• 7.5 mg/300 mg: One tablet every four to six hours as needed, not exceeding six tablets daily
  • 10 mg/300 mg: One tablet every four to six hours as needed, not exceeding six tablets daily

Vicodin comes in pill or tablet form and should be taken as prescribed. It should be taken orally and ingested. In addition to pill form, hydrocodone and acetaminophen can also come as syrup. This form is made under the brand name Lortab Elixir, and the pain management dosing is similar to the pill.

When used recreationally, people may use other routes of administration, including snorting or smoking Vicodin. These routes cause the drug to be absorbed into the blood more quickly, allowing the person to feel its euphoric effects faster and increasing the risk of an overdose. These routes are dangerous, and Vicodin should never be taken this way.

What Does Vicodin Look Like?

Vicodin comes in tablet or pill form. It is a white capsule with imprinted writing that will vary based on the pill dose. The different doses are denoted by:

  • 5 mg/300 mg: “5” and 300” separated by a line on one side and “VICODIN” on the other side
  • 7.5 mg/300 mg: “7.5” and 300” separated by a line on one side and “VICODIN ES” on the other side
  • 10 mg/300 mg: “10” and 300” separated by a line on one side and “VICODIN HP” on the other side

Vicodin Interactions

Several drugs should be avoided while taking Vicodin due to adverse interactions. Vicodin should never be taken with alcohol, as it is also a CNS depressant and can increase its side effects, making it easier to overdose. Similarly, Vicodin should not be mixed with benzodiazepines.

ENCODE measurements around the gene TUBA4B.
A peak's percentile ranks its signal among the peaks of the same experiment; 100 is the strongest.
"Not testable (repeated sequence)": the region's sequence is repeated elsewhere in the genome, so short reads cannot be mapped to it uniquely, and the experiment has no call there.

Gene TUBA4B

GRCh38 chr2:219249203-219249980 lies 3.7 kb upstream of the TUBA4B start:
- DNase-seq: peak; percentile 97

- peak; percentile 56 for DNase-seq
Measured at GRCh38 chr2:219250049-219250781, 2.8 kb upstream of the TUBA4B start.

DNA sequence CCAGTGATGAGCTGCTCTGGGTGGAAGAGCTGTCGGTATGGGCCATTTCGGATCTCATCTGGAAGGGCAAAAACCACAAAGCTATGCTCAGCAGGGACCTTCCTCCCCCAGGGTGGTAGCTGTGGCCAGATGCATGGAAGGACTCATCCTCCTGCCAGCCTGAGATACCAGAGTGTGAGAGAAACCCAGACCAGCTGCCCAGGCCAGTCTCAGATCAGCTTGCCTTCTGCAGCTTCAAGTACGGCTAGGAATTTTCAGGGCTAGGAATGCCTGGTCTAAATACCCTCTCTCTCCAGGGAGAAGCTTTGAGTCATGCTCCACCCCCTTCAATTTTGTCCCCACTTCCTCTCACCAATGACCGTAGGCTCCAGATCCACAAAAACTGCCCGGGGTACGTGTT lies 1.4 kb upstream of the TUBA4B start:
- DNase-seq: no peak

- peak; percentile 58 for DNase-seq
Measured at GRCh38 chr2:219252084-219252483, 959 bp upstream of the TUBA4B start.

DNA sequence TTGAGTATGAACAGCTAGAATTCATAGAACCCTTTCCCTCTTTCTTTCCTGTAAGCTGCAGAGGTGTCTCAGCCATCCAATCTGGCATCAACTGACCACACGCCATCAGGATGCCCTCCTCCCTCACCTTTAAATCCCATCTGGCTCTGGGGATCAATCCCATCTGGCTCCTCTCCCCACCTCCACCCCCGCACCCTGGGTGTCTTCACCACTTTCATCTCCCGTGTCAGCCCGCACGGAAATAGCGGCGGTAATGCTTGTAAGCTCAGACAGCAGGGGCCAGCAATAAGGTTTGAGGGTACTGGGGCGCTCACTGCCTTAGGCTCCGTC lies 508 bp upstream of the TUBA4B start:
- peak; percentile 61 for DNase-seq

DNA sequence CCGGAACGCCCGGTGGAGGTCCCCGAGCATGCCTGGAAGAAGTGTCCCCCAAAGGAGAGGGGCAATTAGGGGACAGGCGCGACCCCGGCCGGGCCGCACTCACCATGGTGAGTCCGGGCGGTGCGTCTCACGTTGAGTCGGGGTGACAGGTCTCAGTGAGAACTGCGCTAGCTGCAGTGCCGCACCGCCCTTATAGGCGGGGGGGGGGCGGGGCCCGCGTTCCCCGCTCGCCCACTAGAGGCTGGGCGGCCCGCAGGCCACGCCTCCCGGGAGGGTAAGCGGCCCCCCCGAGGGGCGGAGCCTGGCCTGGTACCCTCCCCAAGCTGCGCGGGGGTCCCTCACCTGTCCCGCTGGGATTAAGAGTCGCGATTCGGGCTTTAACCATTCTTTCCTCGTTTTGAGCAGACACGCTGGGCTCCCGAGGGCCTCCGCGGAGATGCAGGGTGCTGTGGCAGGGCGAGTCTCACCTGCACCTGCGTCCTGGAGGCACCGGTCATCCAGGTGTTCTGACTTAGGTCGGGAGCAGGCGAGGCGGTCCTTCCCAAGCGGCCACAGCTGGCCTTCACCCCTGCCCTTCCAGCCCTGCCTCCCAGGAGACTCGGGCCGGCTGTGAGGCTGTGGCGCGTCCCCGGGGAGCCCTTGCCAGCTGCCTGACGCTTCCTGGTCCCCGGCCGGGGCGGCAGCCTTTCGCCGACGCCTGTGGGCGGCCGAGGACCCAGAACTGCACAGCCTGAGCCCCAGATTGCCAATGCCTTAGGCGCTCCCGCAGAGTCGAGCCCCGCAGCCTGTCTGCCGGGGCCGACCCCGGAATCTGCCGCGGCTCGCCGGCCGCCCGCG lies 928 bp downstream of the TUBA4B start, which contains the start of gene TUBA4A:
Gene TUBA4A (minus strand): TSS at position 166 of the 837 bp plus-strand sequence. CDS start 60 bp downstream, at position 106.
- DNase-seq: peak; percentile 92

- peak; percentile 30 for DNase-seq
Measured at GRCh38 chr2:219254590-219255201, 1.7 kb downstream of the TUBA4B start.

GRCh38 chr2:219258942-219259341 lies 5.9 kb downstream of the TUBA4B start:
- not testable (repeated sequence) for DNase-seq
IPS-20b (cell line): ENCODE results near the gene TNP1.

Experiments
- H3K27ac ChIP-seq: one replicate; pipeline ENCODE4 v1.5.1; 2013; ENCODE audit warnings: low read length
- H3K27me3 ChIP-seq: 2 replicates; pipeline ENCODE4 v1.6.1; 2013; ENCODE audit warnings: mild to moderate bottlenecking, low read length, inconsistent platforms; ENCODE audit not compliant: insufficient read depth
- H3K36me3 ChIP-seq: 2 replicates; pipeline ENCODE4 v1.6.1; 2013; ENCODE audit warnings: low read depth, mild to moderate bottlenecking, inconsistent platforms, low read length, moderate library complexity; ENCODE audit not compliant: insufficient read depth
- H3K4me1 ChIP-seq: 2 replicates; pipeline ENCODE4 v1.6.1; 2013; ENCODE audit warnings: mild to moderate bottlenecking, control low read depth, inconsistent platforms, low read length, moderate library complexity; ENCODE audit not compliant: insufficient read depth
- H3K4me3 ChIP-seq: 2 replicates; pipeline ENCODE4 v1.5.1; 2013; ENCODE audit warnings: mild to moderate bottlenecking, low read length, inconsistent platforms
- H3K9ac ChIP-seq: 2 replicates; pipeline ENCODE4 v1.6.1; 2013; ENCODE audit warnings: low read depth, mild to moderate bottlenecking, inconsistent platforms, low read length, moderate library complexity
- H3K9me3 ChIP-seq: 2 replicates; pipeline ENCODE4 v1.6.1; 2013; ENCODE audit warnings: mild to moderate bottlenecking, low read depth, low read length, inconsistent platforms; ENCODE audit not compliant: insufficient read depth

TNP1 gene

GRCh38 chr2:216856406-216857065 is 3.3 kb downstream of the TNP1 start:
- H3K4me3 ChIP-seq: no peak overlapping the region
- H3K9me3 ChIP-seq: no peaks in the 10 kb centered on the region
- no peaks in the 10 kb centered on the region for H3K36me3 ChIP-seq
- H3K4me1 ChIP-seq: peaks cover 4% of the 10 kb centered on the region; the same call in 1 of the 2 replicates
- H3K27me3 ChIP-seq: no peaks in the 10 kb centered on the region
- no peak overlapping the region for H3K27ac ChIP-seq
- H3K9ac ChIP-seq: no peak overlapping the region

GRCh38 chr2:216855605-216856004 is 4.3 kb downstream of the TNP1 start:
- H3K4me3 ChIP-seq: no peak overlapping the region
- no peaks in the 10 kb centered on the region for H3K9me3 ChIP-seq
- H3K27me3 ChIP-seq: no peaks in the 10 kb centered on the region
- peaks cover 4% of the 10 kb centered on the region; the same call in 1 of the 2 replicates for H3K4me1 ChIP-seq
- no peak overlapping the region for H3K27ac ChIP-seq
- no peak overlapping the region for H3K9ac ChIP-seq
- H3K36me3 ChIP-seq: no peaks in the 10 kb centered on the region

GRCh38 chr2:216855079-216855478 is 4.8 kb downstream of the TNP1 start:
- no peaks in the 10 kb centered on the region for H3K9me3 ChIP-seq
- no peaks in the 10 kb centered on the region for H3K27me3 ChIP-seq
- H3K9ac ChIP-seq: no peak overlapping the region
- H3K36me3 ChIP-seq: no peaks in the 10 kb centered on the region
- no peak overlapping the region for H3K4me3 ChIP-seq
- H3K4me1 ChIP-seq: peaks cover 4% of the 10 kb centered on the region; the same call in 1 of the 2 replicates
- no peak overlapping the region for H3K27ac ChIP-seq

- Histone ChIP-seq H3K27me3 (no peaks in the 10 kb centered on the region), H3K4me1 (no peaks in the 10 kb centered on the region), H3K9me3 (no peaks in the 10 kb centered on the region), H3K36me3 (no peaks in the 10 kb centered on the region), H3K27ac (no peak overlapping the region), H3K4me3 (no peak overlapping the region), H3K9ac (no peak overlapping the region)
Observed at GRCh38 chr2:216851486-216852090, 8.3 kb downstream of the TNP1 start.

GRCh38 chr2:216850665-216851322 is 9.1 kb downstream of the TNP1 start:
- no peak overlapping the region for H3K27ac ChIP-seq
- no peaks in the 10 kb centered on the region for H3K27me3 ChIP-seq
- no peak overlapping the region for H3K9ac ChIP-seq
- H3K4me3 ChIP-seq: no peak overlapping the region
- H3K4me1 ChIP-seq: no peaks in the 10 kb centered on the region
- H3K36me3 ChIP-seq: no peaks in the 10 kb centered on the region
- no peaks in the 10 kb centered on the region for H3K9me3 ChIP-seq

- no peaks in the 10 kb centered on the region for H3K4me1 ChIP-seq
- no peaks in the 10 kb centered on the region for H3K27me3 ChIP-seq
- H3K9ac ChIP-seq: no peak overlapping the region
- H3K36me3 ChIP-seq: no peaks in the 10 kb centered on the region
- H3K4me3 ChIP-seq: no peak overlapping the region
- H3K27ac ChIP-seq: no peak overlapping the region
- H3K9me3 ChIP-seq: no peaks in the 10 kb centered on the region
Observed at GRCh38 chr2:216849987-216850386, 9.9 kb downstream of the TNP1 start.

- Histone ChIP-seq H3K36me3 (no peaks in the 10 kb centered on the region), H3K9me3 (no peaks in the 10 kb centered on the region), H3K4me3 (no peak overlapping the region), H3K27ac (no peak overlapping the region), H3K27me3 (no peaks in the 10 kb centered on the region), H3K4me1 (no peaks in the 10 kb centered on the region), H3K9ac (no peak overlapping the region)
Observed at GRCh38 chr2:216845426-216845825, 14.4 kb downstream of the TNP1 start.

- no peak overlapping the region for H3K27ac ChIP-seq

The use of Vicodin and other drugs that affect neurotransmitters in the brain should be closely monitored, such as:

  • Monoamine oxidase inhibitors (MAOIs)
  • Selective serotonin reuptake inhibitors (SSRIs)
  • Serotonin and norepinephrine reuptake inhibitors (SNRIs)
  • Tricyclic antidepressants (TCAs),

These drugs are commonly used to treat depression and other mental health issues.

Vicodin use is commonly combined with other addictive drugs when used recreationally. While some have no known interactions, such as Adderall and Vicodin, combining drugs without medical supervision can be dangerous. Many overdoses involve the use of more than one drug at a time.

Vicodin Alternatives

Many other pain medications can be used as alternatives to Vicodin, including other medications that also include hydrocodone or other opioids.

Vicodin vs. Norco

Norco is another brand name for a drug that is a combination of hydrocodone and acetaminophen. It comes in slightly different forms from Vicodin, containing the same amounts of hydrocodone but higher amounts of acetaminophen, at 325 mg per tablet.

Vicodin vs. Percocet

Percocet is a combination of acetaminophen and oxycodone. It is also an opioid because it contains oxycodone. It is also a prescription pain medication but may be more likely to be abused than Vicodin.

Tramadol vs. Vicodin

Tramadol is an opioid-like pain medication but has additional effects that make it different from most opioids. It is less addictive than Vicodin, though it still has the potential for abuse, and can be used for chronic or long-term pain management.

Vicodin vs. Oxycodone

Oxycodone is another type of opioid that is used for pain medication. Like hydrocodone, it is sometimes combined with other drugs such as acetaminophen. It is considered to have a higher potential for abuse compared to Vicodin.

Lortab vs Vicodin

Lortab is another brand name for the combination of acetaminophen and hydrocodone. Like Norco, it also contains 325 mg of acetaminophen compared to the 300 mg found in Vicodin but has the same choices for the amounts of hydrocodone.

Is Vicodin Addictive?